Most people develop acute hepatitis B virus (HBV)-related hepatitis that is controlled by both humoral and cellular immune responses following acute infection. However, a number of individuals in HBV-endemic areas fail to resolve the infection and consequently become chronic carriers. While a vaccine is available and new antiviral drugs are being developed, elimination of persistently infected cells is still a major issue. Standard treatment in HBV infection includes IFN-α, nucleoside, or nucleotide analogs, which has direct antiviral activity and immune modulatory capacities. However, immunological control of the virus is often not durable. A robust T-cell response is associated with control of HBV infection and liver damage; however, HBV-specific T cells are deleted, dysfunctional, or become exhausted in chronic hepatitis patients. As a result, efforts to restore virus-specific T-cell immunity in chronic HBV patients using antiviral therapy, immunomodulatory cytokines, or therapeutic vaccination have had little success. Adoptive cell transfer of T cells with specificity for HBV antigen+ cells represents an approach aiming to ultimately eliminate residual hepatocytes carrying HBV covalently closed circular DNA (cccDNA). Here, we discuss recent findings describing HBV immunopathology, model systems, and current therapies.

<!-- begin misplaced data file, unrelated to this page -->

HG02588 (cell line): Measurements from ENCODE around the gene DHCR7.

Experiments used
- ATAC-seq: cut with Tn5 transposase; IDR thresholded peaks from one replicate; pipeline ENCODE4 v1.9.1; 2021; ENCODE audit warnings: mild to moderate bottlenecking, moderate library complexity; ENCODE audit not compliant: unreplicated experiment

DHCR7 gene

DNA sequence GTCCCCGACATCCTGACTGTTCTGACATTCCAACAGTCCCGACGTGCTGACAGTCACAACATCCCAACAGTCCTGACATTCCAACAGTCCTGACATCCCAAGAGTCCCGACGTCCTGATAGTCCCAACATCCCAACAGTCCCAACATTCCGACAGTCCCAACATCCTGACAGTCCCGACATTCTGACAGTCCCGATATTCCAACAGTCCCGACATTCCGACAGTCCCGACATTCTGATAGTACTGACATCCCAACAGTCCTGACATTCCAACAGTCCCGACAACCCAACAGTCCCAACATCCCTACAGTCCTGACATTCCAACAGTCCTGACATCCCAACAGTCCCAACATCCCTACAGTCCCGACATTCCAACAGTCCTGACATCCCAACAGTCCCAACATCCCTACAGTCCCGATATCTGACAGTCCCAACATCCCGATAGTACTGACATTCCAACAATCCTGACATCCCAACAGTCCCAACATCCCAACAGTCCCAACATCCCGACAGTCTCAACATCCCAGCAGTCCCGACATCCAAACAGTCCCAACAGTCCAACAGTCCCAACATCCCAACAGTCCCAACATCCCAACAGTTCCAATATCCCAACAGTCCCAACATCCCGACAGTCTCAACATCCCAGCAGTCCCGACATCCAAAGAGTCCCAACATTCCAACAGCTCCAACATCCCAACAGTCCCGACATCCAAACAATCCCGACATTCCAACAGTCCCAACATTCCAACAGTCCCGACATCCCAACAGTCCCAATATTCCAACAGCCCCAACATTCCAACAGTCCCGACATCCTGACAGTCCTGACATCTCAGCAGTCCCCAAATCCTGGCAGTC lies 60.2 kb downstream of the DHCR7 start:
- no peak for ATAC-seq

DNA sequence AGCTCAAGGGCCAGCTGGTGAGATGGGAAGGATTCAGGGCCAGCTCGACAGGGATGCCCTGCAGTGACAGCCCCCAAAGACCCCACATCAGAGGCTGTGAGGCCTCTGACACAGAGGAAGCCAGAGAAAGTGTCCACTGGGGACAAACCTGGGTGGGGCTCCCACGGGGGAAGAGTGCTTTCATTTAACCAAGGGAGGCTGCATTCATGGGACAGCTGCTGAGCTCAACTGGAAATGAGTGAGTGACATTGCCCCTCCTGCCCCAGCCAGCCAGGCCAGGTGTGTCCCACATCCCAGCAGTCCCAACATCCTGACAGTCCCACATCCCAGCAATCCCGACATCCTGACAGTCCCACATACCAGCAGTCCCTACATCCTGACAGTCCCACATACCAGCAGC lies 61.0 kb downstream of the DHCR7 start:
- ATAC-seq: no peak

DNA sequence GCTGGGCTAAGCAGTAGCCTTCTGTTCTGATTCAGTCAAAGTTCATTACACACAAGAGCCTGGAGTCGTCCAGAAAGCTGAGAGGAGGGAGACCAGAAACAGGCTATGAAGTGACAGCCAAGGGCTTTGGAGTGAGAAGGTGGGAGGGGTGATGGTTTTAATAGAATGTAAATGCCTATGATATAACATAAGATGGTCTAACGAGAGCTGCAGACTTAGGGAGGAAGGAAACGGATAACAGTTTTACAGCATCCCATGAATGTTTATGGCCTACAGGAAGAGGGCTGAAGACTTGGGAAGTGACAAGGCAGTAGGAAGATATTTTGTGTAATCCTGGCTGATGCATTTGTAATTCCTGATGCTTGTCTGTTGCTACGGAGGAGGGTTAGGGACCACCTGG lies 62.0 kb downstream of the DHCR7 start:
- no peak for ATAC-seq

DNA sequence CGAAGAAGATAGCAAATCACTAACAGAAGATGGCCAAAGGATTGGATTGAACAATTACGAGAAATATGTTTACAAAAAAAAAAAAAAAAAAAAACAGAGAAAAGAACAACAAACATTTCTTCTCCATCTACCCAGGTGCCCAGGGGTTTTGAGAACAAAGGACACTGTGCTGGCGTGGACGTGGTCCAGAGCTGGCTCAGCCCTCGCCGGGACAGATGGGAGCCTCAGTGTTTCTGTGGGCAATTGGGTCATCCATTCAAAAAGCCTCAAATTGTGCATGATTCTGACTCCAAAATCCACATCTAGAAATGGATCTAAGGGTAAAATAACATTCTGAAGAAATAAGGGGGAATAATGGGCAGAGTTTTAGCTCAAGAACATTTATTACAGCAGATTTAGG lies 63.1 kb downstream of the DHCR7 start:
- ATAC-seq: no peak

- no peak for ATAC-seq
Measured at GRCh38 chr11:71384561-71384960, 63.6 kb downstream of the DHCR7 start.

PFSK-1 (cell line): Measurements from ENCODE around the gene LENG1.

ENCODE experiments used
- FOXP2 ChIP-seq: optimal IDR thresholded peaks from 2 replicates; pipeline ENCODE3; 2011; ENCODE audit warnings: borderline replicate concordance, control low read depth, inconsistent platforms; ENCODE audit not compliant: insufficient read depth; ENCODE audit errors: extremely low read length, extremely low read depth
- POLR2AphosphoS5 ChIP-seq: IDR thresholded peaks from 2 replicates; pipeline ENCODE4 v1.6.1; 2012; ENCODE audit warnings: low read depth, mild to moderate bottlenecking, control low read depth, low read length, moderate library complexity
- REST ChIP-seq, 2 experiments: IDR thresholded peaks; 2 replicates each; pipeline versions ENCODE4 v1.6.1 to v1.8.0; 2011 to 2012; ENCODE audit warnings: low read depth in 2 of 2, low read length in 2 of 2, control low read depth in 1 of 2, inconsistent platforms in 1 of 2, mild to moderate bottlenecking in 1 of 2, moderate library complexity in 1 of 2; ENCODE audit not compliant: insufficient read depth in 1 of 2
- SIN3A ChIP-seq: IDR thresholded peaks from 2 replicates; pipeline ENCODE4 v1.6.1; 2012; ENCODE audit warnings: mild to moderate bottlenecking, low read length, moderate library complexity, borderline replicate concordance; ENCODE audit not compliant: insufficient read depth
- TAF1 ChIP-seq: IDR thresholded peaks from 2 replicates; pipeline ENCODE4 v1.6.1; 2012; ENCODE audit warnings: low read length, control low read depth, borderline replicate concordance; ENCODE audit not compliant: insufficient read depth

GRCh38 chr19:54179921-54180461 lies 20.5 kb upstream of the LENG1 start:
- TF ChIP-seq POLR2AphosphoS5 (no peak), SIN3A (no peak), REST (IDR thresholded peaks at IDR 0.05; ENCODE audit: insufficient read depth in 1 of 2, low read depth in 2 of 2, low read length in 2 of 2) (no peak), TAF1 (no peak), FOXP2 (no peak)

All Science Journal Classification (ASJC) codes
- Immunology and Allergy